How elements are used in Chameleon
One of the most powerful aspects of Chameleon is being able to show users specific parts of your interface to help them discover and use important functionality.
Examples of this include:
position a tour step by snapping it to an element on the page;
highlight a particular element;
fire a click on an element when a user clicks the "Next" button in a step;
require an element to be clicked to proceed to the next step of the tour;
track clicks and use them for targeting tours; and more.
All these cases require Chameleon to correctly identify and save the relevant element on the page. This is something our technology is built to handle, but in some cases it's useful to know how it works, in case you need to make a manual adjustment.
CSS selectors are key
Chameleon identifies the element you have selected (using the point-and-click editor) using CSS Selectors: these are code identifiers that target an HTML component on the page.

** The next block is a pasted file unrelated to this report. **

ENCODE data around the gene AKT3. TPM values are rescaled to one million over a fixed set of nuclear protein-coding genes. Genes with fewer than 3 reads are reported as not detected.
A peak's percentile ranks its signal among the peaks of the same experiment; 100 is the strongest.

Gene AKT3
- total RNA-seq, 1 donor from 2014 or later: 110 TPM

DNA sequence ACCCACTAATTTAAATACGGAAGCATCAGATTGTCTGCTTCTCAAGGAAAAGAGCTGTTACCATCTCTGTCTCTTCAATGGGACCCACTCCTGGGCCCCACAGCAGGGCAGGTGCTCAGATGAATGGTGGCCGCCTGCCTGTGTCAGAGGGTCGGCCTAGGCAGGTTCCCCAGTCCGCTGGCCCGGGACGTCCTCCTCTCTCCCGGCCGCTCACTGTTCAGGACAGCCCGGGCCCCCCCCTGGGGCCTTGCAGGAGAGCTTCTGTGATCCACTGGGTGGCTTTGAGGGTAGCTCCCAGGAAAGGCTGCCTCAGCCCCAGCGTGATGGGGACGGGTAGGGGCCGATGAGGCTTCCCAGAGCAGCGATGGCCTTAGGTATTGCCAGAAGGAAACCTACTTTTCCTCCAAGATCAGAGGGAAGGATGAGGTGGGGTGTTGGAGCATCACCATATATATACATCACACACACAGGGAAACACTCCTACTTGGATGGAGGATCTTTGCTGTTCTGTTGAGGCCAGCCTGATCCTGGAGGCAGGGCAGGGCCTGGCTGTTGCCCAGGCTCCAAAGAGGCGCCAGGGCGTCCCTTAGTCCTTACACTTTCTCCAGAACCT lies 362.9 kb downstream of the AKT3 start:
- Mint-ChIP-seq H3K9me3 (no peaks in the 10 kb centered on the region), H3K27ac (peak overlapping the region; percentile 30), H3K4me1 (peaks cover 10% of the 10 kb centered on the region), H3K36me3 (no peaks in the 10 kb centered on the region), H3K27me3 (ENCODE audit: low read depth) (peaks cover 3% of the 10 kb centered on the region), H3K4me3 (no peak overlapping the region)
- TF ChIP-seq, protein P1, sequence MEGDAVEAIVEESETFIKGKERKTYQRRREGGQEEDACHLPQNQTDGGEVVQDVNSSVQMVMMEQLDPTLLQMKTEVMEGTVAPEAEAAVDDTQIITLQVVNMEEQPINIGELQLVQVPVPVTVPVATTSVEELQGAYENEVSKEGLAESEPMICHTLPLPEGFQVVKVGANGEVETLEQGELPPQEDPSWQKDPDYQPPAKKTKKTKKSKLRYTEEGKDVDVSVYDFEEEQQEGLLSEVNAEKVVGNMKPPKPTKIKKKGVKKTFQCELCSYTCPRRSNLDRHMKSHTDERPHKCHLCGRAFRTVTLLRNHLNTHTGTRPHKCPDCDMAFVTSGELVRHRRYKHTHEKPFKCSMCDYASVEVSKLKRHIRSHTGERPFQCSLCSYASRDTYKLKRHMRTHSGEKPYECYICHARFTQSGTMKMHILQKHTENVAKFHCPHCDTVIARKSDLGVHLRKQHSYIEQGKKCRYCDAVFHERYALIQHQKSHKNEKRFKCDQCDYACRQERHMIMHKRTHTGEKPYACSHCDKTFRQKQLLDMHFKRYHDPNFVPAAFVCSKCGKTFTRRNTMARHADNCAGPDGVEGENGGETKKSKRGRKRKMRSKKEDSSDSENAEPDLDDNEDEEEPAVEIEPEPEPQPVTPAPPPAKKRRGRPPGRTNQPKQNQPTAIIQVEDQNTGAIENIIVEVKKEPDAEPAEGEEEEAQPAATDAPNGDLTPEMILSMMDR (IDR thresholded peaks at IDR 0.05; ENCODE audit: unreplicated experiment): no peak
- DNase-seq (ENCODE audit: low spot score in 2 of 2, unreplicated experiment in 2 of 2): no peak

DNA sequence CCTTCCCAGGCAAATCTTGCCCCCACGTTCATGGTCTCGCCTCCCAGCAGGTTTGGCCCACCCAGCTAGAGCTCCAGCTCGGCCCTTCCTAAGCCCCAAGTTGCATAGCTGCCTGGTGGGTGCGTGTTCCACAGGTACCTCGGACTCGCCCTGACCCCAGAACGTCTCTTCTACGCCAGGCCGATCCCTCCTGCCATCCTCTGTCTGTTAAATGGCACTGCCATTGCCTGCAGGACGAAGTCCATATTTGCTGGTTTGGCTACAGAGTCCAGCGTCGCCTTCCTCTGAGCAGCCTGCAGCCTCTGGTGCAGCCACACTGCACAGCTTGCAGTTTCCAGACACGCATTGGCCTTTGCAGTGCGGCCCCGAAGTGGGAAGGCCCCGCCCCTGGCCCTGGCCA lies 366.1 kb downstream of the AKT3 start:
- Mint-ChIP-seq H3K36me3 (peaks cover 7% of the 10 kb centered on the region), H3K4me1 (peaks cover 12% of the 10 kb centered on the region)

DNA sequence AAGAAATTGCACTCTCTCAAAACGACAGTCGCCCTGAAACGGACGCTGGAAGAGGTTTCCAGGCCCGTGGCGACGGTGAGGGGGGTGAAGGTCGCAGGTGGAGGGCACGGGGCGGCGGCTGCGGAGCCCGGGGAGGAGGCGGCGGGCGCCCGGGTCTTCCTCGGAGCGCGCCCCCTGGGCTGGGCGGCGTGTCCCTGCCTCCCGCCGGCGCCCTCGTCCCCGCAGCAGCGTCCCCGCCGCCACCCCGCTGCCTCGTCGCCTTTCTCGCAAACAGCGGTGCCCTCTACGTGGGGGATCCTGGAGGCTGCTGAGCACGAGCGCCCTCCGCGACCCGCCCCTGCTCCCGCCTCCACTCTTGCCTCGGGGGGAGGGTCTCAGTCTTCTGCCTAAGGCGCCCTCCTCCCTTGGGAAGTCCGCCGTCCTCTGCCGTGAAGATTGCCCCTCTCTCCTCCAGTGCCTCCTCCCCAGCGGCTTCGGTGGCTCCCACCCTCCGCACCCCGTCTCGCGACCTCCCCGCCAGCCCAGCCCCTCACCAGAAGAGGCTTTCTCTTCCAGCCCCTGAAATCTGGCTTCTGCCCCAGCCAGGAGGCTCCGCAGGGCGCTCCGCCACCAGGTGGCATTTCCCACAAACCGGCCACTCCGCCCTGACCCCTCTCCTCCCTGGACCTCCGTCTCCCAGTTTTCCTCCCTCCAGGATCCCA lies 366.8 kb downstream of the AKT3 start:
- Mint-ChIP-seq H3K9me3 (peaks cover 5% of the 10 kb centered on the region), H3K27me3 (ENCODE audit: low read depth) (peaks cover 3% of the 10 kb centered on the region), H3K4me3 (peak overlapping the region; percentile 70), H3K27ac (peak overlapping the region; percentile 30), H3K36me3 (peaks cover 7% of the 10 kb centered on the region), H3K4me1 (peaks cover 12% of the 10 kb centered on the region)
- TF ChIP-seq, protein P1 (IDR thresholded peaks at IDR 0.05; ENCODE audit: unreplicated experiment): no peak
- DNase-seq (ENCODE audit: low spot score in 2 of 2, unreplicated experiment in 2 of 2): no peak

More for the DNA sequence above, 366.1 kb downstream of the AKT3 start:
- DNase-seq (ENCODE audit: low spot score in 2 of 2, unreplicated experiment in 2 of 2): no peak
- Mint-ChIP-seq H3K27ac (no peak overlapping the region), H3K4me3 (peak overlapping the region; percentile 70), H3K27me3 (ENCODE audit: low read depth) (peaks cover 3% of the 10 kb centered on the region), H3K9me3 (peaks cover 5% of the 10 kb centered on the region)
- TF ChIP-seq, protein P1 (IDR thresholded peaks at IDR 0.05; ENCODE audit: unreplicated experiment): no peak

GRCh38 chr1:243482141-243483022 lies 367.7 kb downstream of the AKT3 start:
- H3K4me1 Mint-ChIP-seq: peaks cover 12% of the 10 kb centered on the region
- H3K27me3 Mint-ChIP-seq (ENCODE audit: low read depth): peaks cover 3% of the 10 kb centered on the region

In the image above, "body" is the CSS Selector, but there are many more, but some of the most common include the element selector (e.g. <div>, <p> etc.), <class> and <id>. Together these can help uniquely identify an element on the page.
How to select an element in Chameleon
Note: The above video displays an outdated version of Chameleon's interface. It has been replaced to give our users a more intuitive and pleasing experience. We will soon create new videos to showcase our new UI 🙂
In Chameleon whenever there is the opportunity to Select element then you will see the same point-and-click flow. The selected element will then have a purple outline appear around it.
Normally this will correctly identify and save the element you have clicked on, but in some cases, you may not see the correct element highlighted (with the purple outline) or the match may be incorrect if you return later.
In these cases, it might be necessary to manually Adjust selector to refine the CSS Selectors to accurately and reliably match the intended element.
The Adjust selectors config box will give you two broad ways to input the correct selectors:
Adjust single selectors
Add custom CSS path